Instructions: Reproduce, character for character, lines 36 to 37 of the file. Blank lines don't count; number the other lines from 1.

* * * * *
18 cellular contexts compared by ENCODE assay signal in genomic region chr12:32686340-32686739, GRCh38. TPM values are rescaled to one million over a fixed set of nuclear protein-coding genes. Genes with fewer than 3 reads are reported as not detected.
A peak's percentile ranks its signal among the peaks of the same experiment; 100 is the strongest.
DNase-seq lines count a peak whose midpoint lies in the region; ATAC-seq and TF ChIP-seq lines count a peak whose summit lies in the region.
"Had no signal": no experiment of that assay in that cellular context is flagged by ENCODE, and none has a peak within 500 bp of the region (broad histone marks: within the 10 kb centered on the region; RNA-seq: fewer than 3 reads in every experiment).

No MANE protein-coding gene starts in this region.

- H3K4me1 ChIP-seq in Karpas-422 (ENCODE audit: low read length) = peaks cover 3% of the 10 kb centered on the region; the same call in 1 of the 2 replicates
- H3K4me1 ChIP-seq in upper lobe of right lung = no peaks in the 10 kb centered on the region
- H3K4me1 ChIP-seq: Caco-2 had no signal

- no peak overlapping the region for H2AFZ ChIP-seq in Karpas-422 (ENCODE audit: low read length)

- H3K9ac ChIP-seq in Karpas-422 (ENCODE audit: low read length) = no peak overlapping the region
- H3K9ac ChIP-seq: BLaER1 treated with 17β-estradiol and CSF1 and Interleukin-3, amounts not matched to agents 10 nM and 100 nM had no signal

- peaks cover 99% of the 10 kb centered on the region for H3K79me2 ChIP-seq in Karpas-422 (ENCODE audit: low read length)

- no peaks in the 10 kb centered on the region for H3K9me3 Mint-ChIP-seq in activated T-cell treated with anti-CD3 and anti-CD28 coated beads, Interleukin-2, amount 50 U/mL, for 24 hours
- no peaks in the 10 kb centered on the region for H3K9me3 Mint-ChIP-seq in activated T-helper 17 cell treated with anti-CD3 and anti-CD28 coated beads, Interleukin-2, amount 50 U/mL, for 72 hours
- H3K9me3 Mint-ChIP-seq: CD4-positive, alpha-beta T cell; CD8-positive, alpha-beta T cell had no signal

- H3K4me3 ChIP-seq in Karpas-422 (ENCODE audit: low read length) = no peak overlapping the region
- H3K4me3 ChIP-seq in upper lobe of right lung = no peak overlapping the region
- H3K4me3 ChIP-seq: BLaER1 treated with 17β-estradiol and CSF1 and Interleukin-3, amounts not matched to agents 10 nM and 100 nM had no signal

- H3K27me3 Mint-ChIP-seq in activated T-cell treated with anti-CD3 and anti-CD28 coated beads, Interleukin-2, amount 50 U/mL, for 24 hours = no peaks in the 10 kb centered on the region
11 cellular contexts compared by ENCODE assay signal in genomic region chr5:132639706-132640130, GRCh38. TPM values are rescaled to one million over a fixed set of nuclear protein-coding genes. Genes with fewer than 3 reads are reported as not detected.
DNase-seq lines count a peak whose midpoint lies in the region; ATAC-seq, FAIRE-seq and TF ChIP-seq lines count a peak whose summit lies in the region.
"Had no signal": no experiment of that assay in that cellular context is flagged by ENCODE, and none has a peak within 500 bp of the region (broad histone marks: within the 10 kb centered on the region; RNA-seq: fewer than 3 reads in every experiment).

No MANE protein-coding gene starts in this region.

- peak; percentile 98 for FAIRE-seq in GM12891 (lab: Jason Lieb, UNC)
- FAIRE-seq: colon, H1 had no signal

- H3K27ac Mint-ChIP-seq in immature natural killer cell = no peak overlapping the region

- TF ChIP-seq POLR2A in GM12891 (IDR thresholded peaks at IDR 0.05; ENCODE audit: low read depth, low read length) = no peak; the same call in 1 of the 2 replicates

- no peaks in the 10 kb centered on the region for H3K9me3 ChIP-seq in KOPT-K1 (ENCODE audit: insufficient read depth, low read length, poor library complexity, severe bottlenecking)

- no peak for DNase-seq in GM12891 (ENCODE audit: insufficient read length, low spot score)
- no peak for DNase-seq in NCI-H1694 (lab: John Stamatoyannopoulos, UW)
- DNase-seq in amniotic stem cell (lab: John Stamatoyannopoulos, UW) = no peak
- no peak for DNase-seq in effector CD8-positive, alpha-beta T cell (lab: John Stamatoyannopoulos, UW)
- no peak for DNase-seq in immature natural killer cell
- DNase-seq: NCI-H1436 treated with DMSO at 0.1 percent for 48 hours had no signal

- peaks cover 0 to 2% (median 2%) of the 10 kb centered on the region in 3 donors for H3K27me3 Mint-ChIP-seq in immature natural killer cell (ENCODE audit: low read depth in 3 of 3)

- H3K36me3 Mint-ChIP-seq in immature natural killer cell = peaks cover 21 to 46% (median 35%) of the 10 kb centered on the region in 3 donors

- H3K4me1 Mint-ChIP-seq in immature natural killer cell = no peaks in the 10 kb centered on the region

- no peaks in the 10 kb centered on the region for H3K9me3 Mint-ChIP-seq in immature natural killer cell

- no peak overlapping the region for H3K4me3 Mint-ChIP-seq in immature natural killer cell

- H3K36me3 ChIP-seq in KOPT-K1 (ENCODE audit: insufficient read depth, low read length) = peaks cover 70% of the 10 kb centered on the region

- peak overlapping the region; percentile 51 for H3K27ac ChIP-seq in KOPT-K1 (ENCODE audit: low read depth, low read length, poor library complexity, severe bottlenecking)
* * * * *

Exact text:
- H3K36me3 Mint-ChIP-seq in immature natural killer cell = peaks cover 21 to 46% (median 35%) of the 10 kb centered on the region in 3 donors

- H3K4me1 Mint-ChIP-seq in immature natural killer cell = no peaks in the 10 kb centered on the region